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Thursday, September 30, 2010

Race, Gender and Sexuality--Who AM I?!

When people write that there was not enough time for discussion and in fact, we had more than an hour for it, this means that the discussion was good. Indeed, this time was not enough for the FLEX Alumni to express their opinion on race, gender and homophobia issues in Georgian reality during the two-day seminar that took place in New Art Café.

We watched three films and talked about three respective issues. I choose films that are not too artsy but not too Hollywood either. All three films have very high rating on IMDB, though some were better than others.

The event was held at the New Art Café because 1. It was moderately priced 2. It did not look like a classroom. Originally I wanted to rent a small screening room in one of the movie theaters, but their prices are just unreal, and their customer service…well, you get the idea.

My favorite discussion was about racism/ ethnocentrism. Alumni touched deep issues, knowledge of the official language was brought up, immigration seemed a problem to some and nationality and national identity were examined. One of the alumni asked why do we even need a sense of nationality, which definitely charged the air with controversy.

Gender discussion was not what I expected. None of the themes of the film were touched, though one of the guest speakers just recently worked with UN on a study about violence towards women in Georgia and she could have talked about how relevant the film was to Georgian reality. In the end, girls felt frustrated, boys felt outnumbered, and we concluded that pregnant women should move away to the village and stay there for 9 months J

And finally, we did not discuss, but asked guest speaker about homophobia, which was very informative, but not too controversial. I am still wondering what happened to the voice of the audience, since the last two discussions were so heated.

The goal of the seminar was to let the audience see that there are many opinions on the matter and make them question their beliefs. I hope that at least some of the alumni (and the guest speakers and organizers) will research these topics more to come to a solid conclusion. After all, critical thinking means re-examining the established truths and arriving at one of your own!

Wednesday, September 29, 2010

Homo: Phobia and Sexuality or How Do We React When Two Men Kiss?

This weekend I organised (with help of a team) seminar called Critical Thinking in Social Problems in Georgia. First of all, I am generally very pleased with seminar overall. The only thing I would change—replace “The Color Purple” with something more dynamic.
The last film is my favorite and the last issue—most controversial, so I will start discussing it first.
I was surprised that we did not have any discussion. Rather, it was a Q and A session with Paata Sabelashvili. And though I am very grateful for his informative, and I would say comfortably reassuring presentation, I expected more debates. What happened?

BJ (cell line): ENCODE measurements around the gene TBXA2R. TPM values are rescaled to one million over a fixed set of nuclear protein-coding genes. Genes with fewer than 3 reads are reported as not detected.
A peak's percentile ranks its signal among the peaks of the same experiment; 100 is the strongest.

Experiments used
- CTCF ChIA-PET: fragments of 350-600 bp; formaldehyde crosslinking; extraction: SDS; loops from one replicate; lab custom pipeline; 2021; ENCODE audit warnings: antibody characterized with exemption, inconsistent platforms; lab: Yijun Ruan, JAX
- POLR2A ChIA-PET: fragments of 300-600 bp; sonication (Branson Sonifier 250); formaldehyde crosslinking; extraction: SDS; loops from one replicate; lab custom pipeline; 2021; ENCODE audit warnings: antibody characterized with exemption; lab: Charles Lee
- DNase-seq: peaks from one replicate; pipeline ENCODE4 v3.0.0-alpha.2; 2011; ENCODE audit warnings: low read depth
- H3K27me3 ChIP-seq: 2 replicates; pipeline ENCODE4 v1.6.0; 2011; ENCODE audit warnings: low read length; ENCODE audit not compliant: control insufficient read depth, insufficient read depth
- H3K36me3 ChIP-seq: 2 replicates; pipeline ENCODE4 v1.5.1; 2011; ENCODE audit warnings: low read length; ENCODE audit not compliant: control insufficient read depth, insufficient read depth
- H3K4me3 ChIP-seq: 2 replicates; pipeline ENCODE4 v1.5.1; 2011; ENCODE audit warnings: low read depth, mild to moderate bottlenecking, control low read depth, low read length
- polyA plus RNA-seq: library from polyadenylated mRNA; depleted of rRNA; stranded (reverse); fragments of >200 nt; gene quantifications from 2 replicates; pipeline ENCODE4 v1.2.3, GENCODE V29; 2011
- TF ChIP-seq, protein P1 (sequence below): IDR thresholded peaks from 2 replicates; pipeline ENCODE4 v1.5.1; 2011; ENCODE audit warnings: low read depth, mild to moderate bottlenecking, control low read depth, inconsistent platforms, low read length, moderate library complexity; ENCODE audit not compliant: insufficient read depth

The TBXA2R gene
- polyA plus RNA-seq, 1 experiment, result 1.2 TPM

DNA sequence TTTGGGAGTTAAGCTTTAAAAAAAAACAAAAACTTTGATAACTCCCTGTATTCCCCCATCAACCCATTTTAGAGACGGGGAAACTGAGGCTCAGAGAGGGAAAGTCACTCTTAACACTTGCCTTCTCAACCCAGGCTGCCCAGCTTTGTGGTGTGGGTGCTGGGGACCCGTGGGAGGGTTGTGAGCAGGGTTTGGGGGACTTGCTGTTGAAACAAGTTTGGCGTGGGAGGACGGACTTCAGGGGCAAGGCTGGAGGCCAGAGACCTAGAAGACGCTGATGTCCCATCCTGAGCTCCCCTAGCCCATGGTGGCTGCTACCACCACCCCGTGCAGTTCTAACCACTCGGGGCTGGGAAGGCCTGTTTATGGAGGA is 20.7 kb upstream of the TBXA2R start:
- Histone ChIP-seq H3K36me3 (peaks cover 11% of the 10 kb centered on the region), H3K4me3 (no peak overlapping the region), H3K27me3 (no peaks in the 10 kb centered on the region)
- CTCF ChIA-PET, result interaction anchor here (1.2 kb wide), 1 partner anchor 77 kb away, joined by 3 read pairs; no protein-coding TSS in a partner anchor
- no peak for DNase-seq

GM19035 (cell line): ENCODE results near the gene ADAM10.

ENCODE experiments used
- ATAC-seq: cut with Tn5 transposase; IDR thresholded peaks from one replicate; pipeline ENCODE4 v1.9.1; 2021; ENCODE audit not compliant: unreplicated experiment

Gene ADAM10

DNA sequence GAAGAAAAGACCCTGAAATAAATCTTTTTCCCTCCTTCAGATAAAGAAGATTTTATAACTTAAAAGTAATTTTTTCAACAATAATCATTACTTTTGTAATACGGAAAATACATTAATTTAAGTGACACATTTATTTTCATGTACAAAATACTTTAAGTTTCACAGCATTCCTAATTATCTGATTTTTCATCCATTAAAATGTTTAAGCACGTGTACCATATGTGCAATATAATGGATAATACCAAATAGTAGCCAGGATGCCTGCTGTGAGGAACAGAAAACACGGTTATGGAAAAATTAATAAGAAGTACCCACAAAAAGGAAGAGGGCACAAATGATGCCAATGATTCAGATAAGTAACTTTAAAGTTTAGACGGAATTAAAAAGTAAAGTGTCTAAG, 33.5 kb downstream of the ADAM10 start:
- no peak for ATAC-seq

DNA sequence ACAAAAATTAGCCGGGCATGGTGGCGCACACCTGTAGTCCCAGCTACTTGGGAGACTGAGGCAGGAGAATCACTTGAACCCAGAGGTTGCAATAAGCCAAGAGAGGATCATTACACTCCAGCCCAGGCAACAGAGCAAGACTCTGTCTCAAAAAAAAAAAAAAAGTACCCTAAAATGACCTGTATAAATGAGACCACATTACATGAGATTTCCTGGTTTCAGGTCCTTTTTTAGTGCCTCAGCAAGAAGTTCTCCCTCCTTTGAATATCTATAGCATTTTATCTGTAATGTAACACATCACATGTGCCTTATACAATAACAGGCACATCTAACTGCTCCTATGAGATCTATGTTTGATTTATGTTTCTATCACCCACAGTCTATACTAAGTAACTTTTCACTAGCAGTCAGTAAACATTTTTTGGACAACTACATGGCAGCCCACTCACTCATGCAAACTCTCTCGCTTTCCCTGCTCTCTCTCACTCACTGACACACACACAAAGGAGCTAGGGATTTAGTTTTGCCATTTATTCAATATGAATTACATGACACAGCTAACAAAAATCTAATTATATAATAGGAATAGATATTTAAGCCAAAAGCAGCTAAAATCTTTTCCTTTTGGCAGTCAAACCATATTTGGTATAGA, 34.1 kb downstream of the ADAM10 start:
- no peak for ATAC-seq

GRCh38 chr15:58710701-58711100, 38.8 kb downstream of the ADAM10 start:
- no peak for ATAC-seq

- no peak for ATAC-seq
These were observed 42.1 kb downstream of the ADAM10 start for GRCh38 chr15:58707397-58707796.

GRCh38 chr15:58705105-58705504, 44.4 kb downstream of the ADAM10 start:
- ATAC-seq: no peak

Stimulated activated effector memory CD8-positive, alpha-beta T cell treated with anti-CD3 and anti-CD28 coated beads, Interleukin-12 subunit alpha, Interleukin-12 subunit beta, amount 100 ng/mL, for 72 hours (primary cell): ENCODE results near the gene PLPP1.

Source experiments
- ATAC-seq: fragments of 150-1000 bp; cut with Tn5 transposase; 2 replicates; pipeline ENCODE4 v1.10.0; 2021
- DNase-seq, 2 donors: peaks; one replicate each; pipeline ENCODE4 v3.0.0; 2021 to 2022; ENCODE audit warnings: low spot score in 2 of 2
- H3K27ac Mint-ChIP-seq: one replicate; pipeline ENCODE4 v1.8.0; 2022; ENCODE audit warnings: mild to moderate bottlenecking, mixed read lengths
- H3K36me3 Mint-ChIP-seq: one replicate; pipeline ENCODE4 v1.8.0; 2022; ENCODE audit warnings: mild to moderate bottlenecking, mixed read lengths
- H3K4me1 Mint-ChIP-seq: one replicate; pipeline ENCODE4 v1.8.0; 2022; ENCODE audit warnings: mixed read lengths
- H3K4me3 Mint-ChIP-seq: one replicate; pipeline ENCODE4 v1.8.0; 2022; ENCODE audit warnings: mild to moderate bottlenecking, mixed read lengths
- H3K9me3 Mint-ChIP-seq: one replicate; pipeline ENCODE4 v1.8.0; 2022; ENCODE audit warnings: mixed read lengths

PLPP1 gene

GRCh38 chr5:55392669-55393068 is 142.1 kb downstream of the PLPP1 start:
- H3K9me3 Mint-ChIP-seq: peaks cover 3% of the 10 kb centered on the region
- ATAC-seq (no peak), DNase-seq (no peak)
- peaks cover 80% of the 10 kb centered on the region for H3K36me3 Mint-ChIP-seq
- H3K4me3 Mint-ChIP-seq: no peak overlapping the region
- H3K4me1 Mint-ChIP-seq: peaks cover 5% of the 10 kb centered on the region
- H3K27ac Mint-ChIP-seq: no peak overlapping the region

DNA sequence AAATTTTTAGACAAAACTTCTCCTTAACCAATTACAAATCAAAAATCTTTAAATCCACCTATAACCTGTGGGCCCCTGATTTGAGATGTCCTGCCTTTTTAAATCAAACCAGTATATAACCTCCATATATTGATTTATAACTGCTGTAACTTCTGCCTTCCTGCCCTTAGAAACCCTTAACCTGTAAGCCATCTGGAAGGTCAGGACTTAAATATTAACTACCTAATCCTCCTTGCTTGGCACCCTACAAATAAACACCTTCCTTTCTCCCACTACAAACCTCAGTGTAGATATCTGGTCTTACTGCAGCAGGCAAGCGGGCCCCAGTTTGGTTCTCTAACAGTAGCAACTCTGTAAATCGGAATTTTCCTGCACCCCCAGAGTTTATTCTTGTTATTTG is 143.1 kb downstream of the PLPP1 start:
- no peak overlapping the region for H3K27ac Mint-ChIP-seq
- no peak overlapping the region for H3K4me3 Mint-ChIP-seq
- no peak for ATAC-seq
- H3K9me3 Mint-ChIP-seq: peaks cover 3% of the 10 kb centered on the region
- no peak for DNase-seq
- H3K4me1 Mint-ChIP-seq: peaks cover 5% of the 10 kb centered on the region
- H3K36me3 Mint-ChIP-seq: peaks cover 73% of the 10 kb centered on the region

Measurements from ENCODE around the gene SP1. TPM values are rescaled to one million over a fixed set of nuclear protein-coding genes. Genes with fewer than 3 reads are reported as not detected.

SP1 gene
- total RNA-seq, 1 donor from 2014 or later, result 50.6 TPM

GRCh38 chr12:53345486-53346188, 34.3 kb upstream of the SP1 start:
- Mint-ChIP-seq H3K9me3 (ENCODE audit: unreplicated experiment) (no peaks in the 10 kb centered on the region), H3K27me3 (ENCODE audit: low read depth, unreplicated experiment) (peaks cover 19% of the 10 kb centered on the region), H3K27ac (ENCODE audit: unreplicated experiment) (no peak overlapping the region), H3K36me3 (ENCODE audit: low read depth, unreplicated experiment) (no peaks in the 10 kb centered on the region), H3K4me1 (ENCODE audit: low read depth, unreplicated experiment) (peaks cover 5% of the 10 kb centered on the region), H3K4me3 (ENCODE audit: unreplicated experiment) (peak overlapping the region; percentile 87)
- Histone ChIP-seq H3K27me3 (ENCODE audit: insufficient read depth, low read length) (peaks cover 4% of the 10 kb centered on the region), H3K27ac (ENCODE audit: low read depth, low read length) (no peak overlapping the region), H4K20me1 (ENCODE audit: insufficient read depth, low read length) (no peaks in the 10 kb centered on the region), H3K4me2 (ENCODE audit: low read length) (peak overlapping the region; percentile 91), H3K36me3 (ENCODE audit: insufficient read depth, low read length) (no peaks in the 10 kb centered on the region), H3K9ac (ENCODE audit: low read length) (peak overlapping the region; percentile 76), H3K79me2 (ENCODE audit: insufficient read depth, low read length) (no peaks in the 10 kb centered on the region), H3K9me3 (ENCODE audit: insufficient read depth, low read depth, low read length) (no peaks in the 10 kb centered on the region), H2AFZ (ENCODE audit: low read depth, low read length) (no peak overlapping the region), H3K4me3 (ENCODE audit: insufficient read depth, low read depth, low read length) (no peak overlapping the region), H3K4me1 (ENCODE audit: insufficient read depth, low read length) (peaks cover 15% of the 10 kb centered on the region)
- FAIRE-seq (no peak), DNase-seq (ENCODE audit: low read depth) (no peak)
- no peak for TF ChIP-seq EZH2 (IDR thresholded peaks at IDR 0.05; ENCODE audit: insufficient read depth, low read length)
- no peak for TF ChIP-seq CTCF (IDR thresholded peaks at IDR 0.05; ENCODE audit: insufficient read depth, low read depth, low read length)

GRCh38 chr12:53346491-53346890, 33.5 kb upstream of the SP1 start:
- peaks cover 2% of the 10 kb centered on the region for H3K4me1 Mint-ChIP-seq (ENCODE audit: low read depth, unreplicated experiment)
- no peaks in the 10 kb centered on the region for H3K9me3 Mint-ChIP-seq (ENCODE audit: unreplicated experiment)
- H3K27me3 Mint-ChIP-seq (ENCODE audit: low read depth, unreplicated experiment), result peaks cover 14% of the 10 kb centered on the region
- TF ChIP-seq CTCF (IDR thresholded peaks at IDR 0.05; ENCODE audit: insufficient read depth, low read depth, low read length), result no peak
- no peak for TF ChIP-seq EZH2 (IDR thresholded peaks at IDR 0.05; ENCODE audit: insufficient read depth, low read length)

Was it that the audience did not know much about the matter and genuinely preferred to listen? Was it that the Alumni thought it would be rude to directly oppose homosexuality, when we had a gay guest speaker? Or were we all simply tired after two days of talking?
In the end, I think that “they are born that way” argument is bullshit. If I were anti-gay, I would say, so what, some people are born with a thyroid gland dysfunction, that does not mean it shouldn’t be cured!
I believe that this argument tries to validate homosexuality and that is wrong. It is like saying, well how is it their fault if they are born that way? This case automatically tries to find a cause that justifies wrongness.
I believe that we are born with an inherit free will. I believe that we have right to love, be in a relationship, marry and have sex with whoever—unless it hurts the other person. I don’t care what the cause is, because I do not consider that homosexuality needs explanation. How would you feel if a black person tried to justify her skin color by saying that she was born that way and there is nothing she can do about it?
When I was in college in the States, some of the kids on my campus wore shirts that said “Gay? Fine with me”. I thought that was atrocious! Can you imagine shirts that say “Woman? Fine with me” or “Black? Fine with me?”?! I think justification of any kind is humiliating and that human sexuality, whatever it is, should be taken as a fact. And yes—big surprise!--men do kiss men, and after you get used to it, you might even find it sexy.

Thursday, September 23, 2010

Russia As I Saw It--Posolok Gorodskogo tipa

How Soviet is Post-Soviet?
My trip to Russia was fun overall and I certainly don't have enough time to write about it now--my tea is getting cold and I have a seminar to conduct in two days--but I wanted to share this picture of the local school located in a little town/village, or, as I was told in a " Posolok gorodskogo tipa".